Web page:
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Influential Institutions: 14- Langley Park School for Boys, Bromley


This page has been archived. The content was correct at the time of original publication, but is no longer updated.
Created on 16 February 2011 by ncetm_administrator
Updated on 13 May 2011 by ncetm_administrator

Case Study reference II14
Lead Institution Langley Park School for Boys (LPBS), Bromley
Partnership name LPBS and Bromley primaries
Phase Primary and secondary
 
Summary

This secondary/primary phase collaboration is led by Langley Park School for Boys (also known as LPBS) and has been running for 3 years.  It is funded through the LPBS specialism budget. It provides primary teachers with support in mathematics content knowledge and effective teaching of mathematic, as well as facilitating the transition of students from primary to secondary. The link co-ordinator works with each primary school on an individual basis as well as organising twilight sessions and an annual conference in which all partner institutions are involved.

Lead Institution

Langley Park School for Boys is a specialist mathematics and computing school in the London borough of Bromley. The school’s website gives an insight into its ethos: ‘We combine academic excellence with a wide range of extra-curricular activities and opportunities. Our students frequently achieve national distinction in sport. Music, drama and art flourish also alongside an extensive programme of opportunities outside the classroom, including outdoor challenges, exchange visits and holiday trips.’ The school has had specialist mathematics status since 2004, and following an ‘outstanding’ report in 2006 from Ofsted, the school successfully applied for a second specialism as a Training School. The mathematics department has an excellent team approach, with mathematics expertise drawn from a combination of experienced teachers and new talent.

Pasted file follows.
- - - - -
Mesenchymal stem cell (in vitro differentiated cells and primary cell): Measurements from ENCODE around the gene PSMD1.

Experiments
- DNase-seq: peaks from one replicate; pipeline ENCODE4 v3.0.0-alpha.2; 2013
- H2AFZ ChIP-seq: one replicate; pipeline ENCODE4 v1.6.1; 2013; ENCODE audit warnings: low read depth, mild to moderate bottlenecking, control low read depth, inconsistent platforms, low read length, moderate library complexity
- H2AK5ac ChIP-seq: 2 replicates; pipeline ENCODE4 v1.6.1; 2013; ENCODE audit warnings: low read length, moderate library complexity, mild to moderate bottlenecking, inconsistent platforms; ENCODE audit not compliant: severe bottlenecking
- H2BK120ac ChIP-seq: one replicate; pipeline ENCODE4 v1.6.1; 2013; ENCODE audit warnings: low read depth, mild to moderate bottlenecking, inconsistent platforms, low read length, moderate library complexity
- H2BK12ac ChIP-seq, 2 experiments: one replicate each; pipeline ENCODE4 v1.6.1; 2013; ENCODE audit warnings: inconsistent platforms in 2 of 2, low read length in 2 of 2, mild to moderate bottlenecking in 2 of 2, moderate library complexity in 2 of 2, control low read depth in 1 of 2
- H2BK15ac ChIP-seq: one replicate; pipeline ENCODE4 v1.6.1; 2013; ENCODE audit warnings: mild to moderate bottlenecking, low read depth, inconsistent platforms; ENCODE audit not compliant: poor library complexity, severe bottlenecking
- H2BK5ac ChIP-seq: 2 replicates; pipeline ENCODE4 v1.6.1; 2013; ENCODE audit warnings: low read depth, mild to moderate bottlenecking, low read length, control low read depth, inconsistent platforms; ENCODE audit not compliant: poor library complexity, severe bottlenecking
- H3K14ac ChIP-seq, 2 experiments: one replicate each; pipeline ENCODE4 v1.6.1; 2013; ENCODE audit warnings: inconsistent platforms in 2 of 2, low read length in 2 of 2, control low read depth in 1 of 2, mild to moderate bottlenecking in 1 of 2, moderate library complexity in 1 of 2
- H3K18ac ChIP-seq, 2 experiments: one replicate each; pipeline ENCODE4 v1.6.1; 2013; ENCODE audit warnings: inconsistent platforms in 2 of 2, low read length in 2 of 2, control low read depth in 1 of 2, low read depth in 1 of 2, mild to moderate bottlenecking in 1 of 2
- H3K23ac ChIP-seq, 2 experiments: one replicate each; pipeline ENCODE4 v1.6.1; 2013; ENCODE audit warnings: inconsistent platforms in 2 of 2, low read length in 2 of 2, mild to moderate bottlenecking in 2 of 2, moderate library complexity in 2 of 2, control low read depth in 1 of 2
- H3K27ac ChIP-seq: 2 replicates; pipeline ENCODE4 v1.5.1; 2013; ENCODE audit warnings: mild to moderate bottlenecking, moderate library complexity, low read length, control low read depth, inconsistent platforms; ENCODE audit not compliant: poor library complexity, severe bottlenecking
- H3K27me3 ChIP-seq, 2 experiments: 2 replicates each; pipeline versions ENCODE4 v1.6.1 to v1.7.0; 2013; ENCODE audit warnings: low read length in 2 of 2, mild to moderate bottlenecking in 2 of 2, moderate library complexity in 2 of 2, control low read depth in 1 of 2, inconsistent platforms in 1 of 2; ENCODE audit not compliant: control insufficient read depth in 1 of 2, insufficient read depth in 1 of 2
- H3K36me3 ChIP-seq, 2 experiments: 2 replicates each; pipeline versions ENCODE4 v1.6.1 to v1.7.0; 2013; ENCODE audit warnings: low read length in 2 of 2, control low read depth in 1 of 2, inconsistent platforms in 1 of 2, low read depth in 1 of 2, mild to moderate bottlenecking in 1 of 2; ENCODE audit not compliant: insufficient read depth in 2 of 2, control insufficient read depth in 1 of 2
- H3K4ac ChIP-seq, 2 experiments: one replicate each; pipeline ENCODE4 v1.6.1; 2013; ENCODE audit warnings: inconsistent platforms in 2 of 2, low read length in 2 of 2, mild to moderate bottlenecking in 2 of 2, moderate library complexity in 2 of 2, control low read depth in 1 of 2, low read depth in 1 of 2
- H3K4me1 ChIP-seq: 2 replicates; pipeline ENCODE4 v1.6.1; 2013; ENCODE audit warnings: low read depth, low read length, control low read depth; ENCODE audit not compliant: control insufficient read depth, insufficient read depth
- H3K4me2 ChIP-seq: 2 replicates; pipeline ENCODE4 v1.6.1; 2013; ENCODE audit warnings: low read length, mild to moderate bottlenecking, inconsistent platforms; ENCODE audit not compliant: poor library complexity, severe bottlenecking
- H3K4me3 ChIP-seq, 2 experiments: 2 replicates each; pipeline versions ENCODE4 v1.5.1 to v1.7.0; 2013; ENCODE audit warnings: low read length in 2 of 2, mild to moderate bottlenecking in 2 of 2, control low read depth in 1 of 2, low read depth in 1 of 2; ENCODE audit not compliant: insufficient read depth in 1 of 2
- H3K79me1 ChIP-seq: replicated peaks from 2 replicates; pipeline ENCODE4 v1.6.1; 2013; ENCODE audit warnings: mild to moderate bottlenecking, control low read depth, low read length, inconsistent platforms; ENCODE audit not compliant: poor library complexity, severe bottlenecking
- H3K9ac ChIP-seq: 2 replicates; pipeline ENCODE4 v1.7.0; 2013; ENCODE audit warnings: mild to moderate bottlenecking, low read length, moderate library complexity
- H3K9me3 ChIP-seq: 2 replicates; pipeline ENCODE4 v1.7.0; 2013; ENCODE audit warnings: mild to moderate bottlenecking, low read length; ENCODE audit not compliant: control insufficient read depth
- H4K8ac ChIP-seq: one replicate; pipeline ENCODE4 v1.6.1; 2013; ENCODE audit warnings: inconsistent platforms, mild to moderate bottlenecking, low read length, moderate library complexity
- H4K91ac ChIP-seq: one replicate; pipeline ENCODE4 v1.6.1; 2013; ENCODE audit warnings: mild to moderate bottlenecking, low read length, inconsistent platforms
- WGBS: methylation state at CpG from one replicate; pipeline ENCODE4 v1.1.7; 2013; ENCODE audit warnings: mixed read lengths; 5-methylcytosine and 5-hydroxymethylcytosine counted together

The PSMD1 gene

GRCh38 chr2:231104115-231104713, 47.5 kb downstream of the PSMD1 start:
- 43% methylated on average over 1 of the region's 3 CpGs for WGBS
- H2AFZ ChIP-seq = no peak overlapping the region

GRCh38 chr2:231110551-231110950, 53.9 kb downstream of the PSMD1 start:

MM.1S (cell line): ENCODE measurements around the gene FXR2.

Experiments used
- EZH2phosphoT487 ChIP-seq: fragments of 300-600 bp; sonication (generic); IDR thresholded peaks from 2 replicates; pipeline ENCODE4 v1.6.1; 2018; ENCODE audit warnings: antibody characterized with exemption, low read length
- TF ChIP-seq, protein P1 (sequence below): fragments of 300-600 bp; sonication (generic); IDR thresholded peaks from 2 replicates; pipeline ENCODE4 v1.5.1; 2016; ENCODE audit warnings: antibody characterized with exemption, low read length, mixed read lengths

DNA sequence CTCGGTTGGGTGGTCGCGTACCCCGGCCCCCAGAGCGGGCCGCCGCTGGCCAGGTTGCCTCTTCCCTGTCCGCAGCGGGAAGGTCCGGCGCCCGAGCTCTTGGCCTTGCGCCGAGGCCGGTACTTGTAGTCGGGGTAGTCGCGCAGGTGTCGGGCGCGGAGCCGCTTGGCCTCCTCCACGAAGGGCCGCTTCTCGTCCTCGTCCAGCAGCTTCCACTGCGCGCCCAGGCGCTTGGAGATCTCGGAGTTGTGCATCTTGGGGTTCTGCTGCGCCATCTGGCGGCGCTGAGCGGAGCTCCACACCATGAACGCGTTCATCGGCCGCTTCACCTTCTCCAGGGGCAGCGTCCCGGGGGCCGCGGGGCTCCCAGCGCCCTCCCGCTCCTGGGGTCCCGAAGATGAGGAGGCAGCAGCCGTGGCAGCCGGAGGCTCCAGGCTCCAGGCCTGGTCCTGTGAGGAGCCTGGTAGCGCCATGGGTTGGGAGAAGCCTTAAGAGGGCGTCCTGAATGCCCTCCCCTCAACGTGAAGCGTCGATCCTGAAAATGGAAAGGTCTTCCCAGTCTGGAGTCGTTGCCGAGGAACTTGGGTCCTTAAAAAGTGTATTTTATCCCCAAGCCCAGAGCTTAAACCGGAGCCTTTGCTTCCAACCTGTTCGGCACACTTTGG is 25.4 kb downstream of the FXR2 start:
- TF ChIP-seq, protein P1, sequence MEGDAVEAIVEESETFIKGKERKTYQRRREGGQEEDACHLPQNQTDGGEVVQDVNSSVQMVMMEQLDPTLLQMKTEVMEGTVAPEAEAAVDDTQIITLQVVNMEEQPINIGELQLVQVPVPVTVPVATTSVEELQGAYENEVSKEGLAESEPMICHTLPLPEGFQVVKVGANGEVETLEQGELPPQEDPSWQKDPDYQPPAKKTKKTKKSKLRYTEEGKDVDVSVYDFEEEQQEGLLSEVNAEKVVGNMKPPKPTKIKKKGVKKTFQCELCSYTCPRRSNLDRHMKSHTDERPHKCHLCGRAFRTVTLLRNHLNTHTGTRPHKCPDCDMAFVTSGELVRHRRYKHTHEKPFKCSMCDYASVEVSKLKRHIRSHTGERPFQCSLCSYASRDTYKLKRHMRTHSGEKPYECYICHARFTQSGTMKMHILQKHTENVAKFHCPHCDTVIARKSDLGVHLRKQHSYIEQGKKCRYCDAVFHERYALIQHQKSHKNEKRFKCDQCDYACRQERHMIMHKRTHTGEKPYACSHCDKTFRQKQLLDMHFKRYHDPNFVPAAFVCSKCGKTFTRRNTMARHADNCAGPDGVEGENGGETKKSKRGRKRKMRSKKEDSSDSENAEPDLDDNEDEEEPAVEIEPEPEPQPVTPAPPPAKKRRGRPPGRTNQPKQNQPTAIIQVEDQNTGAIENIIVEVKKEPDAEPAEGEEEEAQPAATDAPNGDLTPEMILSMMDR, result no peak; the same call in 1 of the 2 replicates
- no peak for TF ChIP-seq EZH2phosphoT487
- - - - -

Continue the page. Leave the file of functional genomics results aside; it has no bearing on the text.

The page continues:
Schools involved

LPBS works with the numeracy co-ordinators of 8 schools in the London Borough of Bromley, 7 primaries and one special school.